Johnny left soon afterward and wandered along the street toward the building on the northern outskirts of the town where Pecos Kane ran a gambling-house and hotel. Johnny ignored the hotel half and lolled against the door as he sized up the interior of the gambling-hall, and instantly became the center of well-disguised interest. While he paused inside the threshold a lean, tall man arose from a chair against the wall and sauntered carelessly out of sight through a narrow doorway leading to a passage in the rear. Kit Thorpe was not a man to loaf on his job when a two-gun stranger entered the place, especially when the stranger appeared to be looking for someone. Otherwise there was no change in the room, the bartender polishing his glasses without pause, the card players silently intent on their games and the man at the deserted roulette table who held a cloth against the ornate spinning wheel kept on polishing it. They seemed to draw reassurance from Thorpe's disappearance.
One slow look was enough to satisfy Johnny's curiosity. The room was about sixty feet long by half as wide and on his left-hand side lay the bar, built solidly from the floor by close-fitting planks running vertically, which appeared to be of hardwood and quite thick, and the top was of the same material. Several sand-box cuspidors lay before it. The backbar was a shelf backed by a narrow mirror running well past the middle half, and no higher than necessary to give the bartender a view of the room when he turned around, which he did but seldom. Round card-tables, heavy and crude, were scattered about the room and a row of chairs ran the full length along the other side wall. Several loungers sat at the tables, one of them an eastern tough, judging from his clothes, his peaked cap pulled well down over his eyes. At the farther end was a solid partition painted like a checkerboard and the few black squares which cunningly hid several peepholes were not to be singled out by casual observation. Those who knew said that they were closed on their inner side by black steel plates which hung on oiled pivots and were locked shut by a pin. At a table in front of the checkerboard were four men, one flung forward on it, his head resting on his crossed arms; another had slumped down on the edge of his chair, his chin on his chest, while the other two carried on a grunted, pessimistic conversation across their empty glasses.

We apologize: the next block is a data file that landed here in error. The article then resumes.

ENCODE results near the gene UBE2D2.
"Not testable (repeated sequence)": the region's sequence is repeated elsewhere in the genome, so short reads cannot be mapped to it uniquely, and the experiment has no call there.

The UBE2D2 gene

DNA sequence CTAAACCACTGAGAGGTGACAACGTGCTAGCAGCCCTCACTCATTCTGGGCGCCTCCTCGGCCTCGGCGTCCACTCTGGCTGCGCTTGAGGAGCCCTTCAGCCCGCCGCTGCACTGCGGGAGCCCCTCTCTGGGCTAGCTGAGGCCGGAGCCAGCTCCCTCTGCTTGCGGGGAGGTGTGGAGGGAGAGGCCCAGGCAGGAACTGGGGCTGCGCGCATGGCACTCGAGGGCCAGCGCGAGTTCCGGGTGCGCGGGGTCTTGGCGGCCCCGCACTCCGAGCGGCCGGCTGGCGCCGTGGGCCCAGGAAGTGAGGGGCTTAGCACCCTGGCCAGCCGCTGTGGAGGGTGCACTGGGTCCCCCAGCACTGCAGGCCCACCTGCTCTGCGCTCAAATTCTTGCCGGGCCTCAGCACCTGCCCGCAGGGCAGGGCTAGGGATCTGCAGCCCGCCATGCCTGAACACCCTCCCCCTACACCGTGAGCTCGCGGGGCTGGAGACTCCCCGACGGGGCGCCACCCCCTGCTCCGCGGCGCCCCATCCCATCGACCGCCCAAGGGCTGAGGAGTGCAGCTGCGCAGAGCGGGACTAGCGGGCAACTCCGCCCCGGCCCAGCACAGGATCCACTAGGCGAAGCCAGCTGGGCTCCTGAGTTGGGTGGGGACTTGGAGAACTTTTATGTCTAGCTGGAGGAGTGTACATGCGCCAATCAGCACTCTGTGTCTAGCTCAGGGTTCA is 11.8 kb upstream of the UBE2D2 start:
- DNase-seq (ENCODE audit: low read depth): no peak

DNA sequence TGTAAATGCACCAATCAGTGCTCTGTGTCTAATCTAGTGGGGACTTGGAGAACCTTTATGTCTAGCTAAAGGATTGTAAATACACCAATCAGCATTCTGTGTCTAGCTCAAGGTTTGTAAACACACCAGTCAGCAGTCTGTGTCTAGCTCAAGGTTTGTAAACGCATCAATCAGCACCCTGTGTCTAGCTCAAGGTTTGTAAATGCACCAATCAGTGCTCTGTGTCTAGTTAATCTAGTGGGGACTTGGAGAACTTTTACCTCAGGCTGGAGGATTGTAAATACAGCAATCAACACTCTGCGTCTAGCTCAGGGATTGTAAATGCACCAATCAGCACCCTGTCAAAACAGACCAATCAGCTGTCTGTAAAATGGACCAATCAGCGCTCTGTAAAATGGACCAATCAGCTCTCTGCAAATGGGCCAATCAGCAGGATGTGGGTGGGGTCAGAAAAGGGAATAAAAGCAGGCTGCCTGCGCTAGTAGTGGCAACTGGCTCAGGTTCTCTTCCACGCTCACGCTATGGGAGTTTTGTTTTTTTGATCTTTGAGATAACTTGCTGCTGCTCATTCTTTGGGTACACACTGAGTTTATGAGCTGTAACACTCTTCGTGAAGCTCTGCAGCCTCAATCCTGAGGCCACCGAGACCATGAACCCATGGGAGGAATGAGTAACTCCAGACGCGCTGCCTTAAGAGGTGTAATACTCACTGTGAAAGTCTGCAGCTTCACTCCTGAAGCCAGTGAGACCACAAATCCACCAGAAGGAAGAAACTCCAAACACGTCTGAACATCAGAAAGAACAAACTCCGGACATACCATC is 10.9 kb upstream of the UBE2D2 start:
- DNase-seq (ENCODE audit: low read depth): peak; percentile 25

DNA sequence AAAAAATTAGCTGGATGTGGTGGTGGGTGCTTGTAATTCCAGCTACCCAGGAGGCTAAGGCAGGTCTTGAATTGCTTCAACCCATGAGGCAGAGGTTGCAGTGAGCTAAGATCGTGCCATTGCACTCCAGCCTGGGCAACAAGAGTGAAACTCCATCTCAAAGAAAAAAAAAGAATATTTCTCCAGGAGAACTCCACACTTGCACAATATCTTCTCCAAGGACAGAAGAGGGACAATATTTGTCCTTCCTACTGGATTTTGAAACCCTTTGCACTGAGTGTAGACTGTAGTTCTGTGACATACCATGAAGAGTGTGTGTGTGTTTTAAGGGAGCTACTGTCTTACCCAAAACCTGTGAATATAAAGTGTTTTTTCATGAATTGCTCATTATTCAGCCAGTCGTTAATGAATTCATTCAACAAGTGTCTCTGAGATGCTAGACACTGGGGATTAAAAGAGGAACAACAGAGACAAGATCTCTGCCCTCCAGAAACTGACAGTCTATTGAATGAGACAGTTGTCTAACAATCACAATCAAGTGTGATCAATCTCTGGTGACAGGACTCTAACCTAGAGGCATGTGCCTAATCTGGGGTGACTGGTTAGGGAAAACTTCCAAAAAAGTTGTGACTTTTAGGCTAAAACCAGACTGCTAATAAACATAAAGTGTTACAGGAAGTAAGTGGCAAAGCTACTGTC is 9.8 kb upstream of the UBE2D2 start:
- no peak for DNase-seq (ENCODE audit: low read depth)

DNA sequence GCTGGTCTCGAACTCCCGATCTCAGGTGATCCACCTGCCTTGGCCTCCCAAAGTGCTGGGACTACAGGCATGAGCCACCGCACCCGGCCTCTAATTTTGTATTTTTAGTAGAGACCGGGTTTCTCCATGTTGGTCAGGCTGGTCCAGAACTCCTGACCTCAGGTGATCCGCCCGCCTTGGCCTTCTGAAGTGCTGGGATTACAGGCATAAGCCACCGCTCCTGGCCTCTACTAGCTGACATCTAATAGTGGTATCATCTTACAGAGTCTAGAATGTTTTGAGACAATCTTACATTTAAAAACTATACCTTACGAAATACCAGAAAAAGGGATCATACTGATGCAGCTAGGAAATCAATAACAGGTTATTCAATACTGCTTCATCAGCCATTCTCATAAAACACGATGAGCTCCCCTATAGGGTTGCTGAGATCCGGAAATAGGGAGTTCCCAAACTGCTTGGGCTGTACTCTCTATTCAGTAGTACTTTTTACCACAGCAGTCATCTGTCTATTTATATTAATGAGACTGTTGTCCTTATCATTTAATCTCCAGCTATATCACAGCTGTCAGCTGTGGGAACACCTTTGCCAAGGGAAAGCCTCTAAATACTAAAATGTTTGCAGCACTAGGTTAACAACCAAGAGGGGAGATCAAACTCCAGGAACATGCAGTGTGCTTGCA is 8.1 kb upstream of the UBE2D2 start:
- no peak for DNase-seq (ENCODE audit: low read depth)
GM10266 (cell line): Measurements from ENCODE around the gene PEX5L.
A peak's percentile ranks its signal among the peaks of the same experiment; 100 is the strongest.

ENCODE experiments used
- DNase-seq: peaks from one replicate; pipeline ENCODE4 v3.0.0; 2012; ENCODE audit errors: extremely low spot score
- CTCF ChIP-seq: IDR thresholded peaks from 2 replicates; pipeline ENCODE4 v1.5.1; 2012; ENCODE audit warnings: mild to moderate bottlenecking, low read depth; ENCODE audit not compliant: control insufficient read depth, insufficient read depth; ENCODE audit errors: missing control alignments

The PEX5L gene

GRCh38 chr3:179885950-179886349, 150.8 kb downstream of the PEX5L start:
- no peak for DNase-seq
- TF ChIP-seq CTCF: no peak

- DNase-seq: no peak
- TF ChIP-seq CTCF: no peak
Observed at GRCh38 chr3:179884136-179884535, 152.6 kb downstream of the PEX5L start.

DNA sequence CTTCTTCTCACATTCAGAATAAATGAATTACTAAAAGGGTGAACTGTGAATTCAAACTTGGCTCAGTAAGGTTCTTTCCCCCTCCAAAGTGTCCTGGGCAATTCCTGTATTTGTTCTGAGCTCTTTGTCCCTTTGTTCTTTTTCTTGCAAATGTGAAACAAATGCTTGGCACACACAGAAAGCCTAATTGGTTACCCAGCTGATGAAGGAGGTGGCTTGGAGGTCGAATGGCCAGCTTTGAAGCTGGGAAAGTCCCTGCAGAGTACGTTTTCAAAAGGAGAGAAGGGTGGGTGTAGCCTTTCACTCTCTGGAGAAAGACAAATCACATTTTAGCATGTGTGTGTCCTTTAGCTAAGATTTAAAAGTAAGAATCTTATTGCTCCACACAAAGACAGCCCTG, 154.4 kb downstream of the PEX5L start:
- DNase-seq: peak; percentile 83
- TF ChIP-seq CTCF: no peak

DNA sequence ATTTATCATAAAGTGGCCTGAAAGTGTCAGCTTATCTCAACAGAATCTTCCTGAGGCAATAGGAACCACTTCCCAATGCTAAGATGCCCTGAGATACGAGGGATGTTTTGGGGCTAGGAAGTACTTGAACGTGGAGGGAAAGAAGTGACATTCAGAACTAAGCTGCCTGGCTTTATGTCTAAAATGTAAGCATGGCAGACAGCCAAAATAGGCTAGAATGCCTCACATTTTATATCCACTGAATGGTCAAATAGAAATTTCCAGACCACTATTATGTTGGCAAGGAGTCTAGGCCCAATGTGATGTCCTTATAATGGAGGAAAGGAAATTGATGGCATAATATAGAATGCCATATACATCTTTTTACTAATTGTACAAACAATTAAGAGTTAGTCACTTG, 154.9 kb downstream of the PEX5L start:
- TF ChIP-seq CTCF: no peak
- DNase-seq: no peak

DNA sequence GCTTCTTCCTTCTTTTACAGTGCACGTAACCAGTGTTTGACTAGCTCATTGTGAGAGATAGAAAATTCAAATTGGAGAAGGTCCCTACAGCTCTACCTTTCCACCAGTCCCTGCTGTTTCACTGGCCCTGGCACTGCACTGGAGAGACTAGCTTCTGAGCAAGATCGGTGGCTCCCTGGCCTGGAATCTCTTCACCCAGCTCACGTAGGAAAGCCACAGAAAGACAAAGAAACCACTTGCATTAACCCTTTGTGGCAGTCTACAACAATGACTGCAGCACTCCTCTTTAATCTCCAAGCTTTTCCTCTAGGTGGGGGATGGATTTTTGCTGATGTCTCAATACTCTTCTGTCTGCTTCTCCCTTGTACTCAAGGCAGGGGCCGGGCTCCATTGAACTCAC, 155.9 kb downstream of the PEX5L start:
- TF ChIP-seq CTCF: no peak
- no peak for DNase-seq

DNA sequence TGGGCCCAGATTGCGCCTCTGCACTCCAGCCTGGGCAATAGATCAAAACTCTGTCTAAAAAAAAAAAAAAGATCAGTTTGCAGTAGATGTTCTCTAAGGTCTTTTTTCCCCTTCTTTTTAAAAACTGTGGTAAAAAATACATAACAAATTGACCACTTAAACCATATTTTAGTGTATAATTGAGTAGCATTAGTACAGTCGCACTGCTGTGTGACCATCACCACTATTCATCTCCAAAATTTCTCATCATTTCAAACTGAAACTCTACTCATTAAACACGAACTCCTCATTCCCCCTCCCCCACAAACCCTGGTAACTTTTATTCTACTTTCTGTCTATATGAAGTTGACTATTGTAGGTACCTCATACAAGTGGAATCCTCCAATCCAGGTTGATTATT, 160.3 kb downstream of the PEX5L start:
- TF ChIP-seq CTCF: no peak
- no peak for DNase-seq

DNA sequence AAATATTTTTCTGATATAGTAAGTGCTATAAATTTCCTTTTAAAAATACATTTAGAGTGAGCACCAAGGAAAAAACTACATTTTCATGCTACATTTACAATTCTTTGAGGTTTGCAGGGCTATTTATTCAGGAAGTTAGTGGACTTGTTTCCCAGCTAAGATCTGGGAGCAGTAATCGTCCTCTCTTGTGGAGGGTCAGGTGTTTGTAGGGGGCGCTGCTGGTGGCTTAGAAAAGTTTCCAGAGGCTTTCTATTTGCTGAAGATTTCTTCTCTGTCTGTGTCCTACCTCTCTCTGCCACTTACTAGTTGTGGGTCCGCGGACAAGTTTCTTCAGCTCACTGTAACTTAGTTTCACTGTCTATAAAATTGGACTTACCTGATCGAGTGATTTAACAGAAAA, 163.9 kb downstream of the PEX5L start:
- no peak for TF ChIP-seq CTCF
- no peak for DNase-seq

Excerpted from The Bar-20 Three by Clarence E. Mulford. Copyright © 2015 Clarence E. Mulford. Excerpted by permission of Tom Doherty Associates.
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Table of Contents
I. "Put a 'T' in It",
II. Well-Known Strangers,
III. A Question of Identity,
IV. A Journey Continued,
V. What the Storm Hid,
VI. The Writing on the Wall,
VII. The Third Man,
VIII. Notes Compared,
IX. Ways of Serving Notice,
X. Twice in the Same Place,
XI. A Job Well Done,
XII. Friends on the Outside,
XIII. Out and Away,
XIV. The Staked Plain,
XVI. A Vigil Rewarded,
XVII. A Well-Planned Raid,
XVIII. The Trail-Boss Tries His Way,
XIX. A Desert Secret,
XX. The Redoubt Falls,
XXI. All Wrapped Up,
XXII. The Bonfire,
XXIII. Surprise Valley,
XXIV. Squared Up All Around,
Clarence E. Mulford books from Tom Doherty Associates,